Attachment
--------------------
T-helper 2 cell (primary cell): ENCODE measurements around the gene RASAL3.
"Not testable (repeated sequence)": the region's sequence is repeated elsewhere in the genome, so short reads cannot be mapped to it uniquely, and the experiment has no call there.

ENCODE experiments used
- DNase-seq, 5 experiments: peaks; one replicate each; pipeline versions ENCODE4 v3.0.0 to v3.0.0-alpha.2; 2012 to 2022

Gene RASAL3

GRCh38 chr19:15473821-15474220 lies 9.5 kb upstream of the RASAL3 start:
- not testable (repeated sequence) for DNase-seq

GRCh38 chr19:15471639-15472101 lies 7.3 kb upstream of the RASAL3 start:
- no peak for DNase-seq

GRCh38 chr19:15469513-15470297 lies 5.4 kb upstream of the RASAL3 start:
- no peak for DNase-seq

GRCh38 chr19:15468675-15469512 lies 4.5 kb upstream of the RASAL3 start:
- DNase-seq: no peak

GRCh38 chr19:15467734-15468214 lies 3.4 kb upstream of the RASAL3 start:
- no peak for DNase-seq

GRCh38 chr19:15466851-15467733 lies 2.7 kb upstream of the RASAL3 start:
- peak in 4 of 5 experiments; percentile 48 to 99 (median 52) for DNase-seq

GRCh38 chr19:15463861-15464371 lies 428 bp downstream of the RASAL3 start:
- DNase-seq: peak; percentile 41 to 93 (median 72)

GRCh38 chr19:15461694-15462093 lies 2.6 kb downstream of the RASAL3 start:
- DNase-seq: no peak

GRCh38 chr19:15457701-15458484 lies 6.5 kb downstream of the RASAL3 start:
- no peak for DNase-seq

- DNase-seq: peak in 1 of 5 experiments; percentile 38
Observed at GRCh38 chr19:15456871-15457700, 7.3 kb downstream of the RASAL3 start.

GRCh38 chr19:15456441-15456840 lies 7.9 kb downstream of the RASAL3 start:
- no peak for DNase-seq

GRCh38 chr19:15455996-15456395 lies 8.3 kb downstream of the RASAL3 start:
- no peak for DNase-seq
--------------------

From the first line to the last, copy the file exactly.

T-helper 2 cell (primary cell): ENCODE measurements around the gene RASAL3.
"Not testable (repeated sequence)": the region's sequence is repeated elsewhere in the genome, so short reads cannot be mapped to it uniquely, and the experiment has no call there.

ENCODE experiments used
- DNase-seq, 5 experiments: peaks; one replicate each; pipeline versions ENCODE4 v3.0.0 to v3.0.0-alpha.2; 2012 to 2022

Gene RASAL3

GRCh38 chr19:15473821-15474220 lies 9.5 kb upstream of the RASAL3 start:
- not testable (repeated sequence) for DNase-seq

GRCh38 chr19:15471639-15472101 lies 7.3 kb upstream of the RASAL3 start:
- no peak for DNase-seq

GRCh38 chr19:15469513-15470297 lies 5.4 kb upstream of the RASAL3 start:
- no peak for DNase-seq

GRCh38 chr19:15468675-15469512 lies 4.5 kb upstream of the RASAL3 start:
- DNase-seq: no peak

GRCh38 chr19:15467734-15468214 lies 3.4 kb upstream of the RASAL3 start:
- no peak for DNase-seq

GRCh38 chr19:15466851-15467733 lies 2.7 kb upstream of the RASAL3 start:
- peak in 4 of 5 experiments; percentile 48 to 99 (median 52) for DNase-seq

GRCh38 chr19:15463861-15464371 lies 428 bp downstream of the RASAL3 start:
- DNase-seq: peak; percentile 41 to 93 (median 72)

GRCh38 chr19:15461694-15462093 lies 2.6 kb downstream of the RASAL3 start:
- DNase-seq: no peak

GRCh38 chr19:15457701-15458484 lies 6.5 kb downstream of the RASAL3 start:
- no peak for DNase-seq

- DNase-seq: peak in 1 of 5 experiments; percentile 38
Observed at GRCh38 chr19:15456871-15457700, 7.3 kb downstream of the RASAL3 start.

GRCh38 chr19:15456441-15456840 lies 7.9 kb downstream of the RASAL3 start:
- no peak for DNase-seq

GRCh38 chr19:15455996-15456395 lies 8.3 kb downstream of the RASAL3 start:
- no peak for DNase-seq